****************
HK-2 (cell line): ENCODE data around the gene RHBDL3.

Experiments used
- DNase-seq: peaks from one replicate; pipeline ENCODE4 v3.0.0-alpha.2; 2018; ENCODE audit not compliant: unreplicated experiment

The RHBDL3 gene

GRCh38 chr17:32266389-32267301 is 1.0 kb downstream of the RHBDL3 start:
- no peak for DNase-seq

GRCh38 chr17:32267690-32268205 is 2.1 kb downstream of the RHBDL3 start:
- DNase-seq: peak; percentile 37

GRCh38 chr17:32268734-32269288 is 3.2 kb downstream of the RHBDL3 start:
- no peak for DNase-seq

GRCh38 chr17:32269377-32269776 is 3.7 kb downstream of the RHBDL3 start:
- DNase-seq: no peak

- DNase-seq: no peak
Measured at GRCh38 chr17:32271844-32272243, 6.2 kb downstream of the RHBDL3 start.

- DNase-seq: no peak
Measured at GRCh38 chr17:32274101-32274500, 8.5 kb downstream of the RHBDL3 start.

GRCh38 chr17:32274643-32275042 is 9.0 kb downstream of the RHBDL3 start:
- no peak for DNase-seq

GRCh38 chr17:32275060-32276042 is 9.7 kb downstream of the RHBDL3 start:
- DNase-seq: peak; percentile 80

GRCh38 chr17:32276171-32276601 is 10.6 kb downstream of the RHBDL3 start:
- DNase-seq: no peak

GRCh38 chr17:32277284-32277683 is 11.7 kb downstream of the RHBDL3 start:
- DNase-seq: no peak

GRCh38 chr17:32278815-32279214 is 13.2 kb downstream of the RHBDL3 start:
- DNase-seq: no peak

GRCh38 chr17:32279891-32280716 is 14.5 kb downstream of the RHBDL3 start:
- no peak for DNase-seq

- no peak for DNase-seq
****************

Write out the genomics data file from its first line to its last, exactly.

HK-2 (cell line): ENCODE data around the gene RHBDL3.

Experiments used
- DNase-seq: peaks from one replicate; pipeline ENCODE4 v3.0.0-alpha.2; 2018; ENCODE audit not compliant: unreplicated experiment

The RHBDL3 gene

GRCh38 chr17:32266389-32267301 is 1.0 kb downstream of the RHBDL3 start:
- no peak for DNase-seq

GRCh38 chr17:32267690-32268205 is 2.1 kb downstream of the RHBDL3 start:
- DNase-seq: peak; percentile 37

GRCh38 chr17:32268734-32269288 is 3.2 kb downstream of the RHBDL3 start:
- no peak for DNase-seq

GRCh38 chr17:32269377-32269776 is 3.7 kb downstream of the RHBDL3 start:
- DNase-seq: no peak

- DNase-seq: no peak
Measured at GRCh38 chr17:32271844-32272243, 6.2 kb downstream of the RHBDL3 start.

- DNase-seq: no peak
Measured at GRCh38 chr17:32274101-32274500, 8.5 kb downstream of the RHBDL3 start.

GRCh38 chr17:32274643-32275042 is 9.0 kb downstream of the RHBDL3 start:
- no peak for DNase-seq

GRCh38 chr17:32275060-32276042 is 9.7 kb downstream of the RHBDL3 start:
- DNase-seq: peak; percentile 80

GRCh38 chr17:32276171-32276601 is 10.6 kb downstream of the RHBDL3 start:
- DNase-seq: no peak

GRCh38 chr17:32277284-32277683 is 11.7 kb downstream of the RHBDL3 start:
- DNase-seq: no peak

GRCh38 chr17:32278815-32279214 is 13.2 kb downstream of the RHBDL3 start:
- DNase-seq: no peak

GRCh38 chr17:32279891-32280716 is 14.5 kb downstream of the RHBDL3 start:
- no peak for DNase-seq

- no peak for DNase-seq